How to Be More Articulate in Everyday Speech & Storytelling

Here’s how to be more articulate when speaking in everyday conversations and telling stories. This guide will help you formulate your thoughts and improve your speech and vocabulary. I’ve geared the advice in this guide toward adults who want to be better at expressing themselves in everyday situations.


How to be more articulate in everyday speech

1. Speak slower and use pauses

If you tend to talk fast when you’re nervous, try slowing down and taking a breath for two seconds at the end of each sentence. Doing this helps you gather your thoughts. It also projects confidence, which is a nice bonus.

A quick hint: I look away from the person I’m talking to when I pause. It helps focus my mind and avoids the distraction of wondering what the other person is thinking.

2. Seek out chances to talk rather than avoiding it

The only way to master something is to do it over and over again. Like Franklin D. Roosevelt said, “The only thing we have to fear is fear itself.” Fear is paralyzing – do it anyway. Go out to that party where you only know a few people. Keep making conversation for a few more minutes rather than ending it prematurely, even if it makes you uncomfortable. Speak louder than you’re used to so everyone can hear you. Tell a story regardless of whether you think you’ll mess it up.

3. Read books out loud if you find pronunciation hard and record it

I have a friend who’s a soft talker. She reads books out loud and makes sure to project and enunciate her words. She also records herself.

You can do this too. See how you sound at the beginning of your sentence and the end. Those are the parts where soft talkers tend to begin too quietly, or they trail off and disappear. Also, pay attention to your pronunciation. Use the recording to see what you could do to speak more clearly. Then take a look at our advice below on emphasizing the last part of each word as you say it.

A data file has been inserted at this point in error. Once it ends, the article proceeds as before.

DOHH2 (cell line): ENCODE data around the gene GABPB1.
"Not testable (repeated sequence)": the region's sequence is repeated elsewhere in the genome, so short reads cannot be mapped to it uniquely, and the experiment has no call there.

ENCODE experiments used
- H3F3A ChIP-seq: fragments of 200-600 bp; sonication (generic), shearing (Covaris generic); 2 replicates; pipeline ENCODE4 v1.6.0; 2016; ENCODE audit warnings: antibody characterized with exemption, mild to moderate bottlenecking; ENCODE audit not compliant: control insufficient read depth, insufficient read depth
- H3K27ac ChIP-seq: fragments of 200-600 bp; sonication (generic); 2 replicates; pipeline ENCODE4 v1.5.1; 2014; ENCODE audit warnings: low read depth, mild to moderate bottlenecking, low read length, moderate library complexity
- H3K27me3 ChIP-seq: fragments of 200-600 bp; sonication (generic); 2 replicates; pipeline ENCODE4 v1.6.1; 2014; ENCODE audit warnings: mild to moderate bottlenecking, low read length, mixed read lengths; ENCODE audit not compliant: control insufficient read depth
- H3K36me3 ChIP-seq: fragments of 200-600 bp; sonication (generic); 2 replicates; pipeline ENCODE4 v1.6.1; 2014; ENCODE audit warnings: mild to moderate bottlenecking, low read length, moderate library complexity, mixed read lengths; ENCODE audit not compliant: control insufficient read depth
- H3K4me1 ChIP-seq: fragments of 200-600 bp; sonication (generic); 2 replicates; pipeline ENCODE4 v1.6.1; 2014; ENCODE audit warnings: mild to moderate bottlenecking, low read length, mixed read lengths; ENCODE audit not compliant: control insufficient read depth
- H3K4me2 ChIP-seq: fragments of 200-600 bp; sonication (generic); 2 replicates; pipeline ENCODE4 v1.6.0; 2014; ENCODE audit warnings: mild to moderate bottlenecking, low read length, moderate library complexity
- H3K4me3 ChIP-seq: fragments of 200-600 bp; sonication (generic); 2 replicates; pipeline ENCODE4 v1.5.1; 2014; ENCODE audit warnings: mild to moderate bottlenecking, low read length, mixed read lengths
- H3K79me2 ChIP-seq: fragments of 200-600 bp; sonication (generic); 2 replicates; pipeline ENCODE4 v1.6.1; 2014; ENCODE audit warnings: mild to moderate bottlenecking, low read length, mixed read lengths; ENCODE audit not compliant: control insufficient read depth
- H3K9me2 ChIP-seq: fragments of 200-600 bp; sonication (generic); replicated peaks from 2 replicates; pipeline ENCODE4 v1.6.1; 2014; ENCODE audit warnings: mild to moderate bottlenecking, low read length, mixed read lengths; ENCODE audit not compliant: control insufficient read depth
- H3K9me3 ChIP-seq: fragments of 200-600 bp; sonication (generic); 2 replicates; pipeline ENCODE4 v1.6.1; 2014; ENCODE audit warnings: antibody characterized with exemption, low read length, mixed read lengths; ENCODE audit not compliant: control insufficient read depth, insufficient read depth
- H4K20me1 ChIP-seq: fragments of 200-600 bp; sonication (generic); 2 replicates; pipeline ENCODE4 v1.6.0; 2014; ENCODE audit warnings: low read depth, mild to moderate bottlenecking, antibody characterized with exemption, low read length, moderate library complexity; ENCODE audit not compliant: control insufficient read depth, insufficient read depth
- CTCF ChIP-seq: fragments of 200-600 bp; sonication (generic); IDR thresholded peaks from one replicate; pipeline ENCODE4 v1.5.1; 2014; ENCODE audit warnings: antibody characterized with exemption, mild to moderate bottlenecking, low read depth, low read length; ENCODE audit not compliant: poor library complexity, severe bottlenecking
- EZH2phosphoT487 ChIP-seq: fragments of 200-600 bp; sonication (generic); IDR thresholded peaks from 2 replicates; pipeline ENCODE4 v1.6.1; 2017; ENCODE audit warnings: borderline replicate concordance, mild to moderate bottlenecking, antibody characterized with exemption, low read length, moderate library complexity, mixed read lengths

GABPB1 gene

4. Write in discussion forums online to practice conveying a point

Write answers in the subreddits Explainlikeimfive and NeutralPolitics. Doing this will give you practice getting your idea across, and you’ll get instant feedback in the comments. Also, the top comment is usually so well written and explained you can learn a lot about getting your point across from it alone.

5. Record yourself talking in everyday situations

Put your phone on record when you’re talking with friends and have your headset in so you can hear yourself. What do you sound like when you play yourself back? Do you sound pleasing or annoying? Alarming or boring? Odds are, how you feel will be the same as those listening to you. Now you know where you need to make changes.

6. Read the classic “Plain Words”

This time-honored style guide will help you get your ideas across effectively. Get it here. (Not an affiliate link. I recommend the book because I think it’s worth reading.) Here is a preview of what you’ll find in this book:

  • How to use the right words to say what you mean.
  • When writing and speaking, think about others first. Be brief, precise and human.
  • Tips on how to make your sentences and vocabulary more efficient.
  • The essential parts of grammar.

7. Use simple rather than complicated language

I tried using more complicated words to sound more articulate and polished. That backfired because it made it more difficult to talk, and I just seemed like a try-hard. Use the words that come to you first. Your sentences will flow better than if you are continuously searching for words to appear smart. One study even found that using overly complicated language makes us come off as less intelligent.[1]

Conversely, if you love words, do what comes naturally in your speech. Talk like you write. If you find you’re talking ‘over the head’ of your audience, use more accessible words.

8. Omit filler words and sounds